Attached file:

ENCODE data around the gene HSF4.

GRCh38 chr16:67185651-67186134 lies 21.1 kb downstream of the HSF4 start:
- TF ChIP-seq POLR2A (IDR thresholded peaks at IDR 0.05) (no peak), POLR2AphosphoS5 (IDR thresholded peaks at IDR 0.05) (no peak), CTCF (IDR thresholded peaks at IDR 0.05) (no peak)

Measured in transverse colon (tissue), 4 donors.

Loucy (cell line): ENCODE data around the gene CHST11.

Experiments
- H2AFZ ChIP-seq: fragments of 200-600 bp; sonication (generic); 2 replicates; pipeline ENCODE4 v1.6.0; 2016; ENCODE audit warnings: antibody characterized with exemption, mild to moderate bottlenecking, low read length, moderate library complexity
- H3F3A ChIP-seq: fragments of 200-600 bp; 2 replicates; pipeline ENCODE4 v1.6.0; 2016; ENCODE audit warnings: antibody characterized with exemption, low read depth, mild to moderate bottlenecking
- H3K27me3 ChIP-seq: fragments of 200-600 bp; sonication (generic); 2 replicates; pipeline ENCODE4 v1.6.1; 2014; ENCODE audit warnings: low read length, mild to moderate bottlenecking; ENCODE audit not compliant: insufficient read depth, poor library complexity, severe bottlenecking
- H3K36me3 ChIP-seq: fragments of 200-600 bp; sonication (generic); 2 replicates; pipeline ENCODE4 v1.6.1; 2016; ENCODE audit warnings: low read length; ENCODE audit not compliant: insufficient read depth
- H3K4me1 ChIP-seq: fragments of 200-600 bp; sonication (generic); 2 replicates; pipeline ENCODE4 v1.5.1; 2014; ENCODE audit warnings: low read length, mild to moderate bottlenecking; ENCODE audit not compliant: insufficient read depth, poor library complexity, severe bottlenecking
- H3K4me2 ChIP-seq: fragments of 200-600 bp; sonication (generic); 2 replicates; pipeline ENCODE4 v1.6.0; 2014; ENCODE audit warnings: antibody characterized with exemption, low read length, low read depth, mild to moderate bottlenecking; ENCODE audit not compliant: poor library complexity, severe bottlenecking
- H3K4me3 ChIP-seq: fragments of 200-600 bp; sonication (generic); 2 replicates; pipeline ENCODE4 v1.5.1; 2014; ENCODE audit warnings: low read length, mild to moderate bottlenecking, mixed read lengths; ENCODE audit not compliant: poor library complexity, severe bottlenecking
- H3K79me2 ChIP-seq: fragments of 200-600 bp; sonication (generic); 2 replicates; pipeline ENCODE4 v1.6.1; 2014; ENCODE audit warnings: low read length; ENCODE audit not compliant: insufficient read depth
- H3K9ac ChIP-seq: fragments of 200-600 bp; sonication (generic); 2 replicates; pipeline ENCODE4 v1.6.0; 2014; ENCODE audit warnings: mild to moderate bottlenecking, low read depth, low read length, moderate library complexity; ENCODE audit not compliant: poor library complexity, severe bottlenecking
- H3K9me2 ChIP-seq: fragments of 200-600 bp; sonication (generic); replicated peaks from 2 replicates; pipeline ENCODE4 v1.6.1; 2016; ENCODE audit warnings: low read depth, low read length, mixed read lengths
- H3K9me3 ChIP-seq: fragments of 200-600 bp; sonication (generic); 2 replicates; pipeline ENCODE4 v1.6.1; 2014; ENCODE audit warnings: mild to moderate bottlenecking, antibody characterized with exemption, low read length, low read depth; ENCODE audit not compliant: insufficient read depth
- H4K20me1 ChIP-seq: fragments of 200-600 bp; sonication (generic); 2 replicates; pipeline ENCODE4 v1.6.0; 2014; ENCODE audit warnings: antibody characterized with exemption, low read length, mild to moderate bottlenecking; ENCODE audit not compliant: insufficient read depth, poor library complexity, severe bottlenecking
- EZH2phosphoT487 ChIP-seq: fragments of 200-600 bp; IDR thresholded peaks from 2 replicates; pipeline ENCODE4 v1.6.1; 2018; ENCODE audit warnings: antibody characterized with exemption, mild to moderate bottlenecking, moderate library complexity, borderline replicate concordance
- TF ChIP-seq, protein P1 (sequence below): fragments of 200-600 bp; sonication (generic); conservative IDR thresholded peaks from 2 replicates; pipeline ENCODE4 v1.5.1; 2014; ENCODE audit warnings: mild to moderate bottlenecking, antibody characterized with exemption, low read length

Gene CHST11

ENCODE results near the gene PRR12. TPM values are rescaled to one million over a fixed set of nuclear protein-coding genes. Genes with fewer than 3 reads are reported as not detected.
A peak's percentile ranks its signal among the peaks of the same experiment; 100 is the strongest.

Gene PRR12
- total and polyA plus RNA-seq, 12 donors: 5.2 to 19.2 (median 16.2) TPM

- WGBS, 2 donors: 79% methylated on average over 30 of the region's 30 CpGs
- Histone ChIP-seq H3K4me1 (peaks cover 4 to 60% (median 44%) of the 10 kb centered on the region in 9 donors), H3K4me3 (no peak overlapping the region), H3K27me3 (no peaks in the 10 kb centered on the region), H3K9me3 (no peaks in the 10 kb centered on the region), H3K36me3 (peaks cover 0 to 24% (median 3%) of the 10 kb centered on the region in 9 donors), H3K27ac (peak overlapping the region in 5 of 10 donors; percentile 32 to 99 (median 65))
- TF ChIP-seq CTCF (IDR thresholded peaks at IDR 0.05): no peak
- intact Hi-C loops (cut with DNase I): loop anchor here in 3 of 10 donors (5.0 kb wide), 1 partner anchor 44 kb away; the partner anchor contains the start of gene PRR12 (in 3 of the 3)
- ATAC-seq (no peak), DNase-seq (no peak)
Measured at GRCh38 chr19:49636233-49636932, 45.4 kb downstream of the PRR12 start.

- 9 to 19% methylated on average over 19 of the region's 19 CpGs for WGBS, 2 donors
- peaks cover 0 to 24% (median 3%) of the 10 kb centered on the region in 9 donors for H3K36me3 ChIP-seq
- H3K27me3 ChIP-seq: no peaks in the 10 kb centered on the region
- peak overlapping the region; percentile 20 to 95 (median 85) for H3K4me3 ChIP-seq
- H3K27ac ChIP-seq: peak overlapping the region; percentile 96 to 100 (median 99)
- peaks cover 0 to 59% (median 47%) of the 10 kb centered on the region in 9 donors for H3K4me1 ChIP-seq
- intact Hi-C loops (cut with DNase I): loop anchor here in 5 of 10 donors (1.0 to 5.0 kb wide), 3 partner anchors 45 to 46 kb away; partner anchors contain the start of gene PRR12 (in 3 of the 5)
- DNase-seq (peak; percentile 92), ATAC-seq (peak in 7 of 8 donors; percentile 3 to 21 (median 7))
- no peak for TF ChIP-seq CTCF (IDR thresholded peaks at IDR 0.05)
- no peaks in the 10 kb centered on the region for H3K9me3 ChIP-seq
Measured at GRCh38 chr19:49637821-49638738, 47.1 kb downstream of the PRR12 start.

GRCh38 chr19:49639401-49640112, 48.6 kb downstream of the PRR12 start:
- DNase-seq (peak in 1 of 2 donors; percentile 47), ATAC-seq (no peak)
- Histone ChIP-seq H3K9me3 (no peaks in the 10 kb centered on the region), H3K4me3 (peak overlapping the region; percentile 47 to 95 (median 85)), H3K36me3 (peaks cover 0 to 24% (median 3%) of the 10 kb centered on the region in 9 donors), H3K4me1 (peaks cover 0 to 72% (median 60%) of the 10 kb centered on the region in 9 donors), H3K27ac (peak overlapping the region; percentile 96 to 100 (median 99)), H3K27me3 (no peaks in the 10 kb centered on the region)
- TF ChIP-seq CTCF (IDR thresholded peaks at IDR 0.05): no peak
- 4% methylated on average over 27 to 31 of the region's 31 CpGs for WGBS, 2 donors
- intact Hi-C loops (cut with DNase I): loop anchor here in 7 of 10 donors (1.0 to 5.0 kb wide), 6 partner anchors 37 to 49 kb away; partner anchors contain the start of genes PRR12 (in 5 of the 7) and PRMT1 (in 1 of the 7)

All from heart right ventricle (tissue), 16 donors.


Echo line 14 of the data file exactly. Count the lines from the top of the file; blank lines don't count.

- H3K79me2 ChIP-seq: fragments of 200-600 bp; sonication (generic); 2 replicates; pipeline ENCODE4 v1.6.1; 2014; ENCODE audit warnings: low read length; ENCODE audit not compliant: insufficient read depth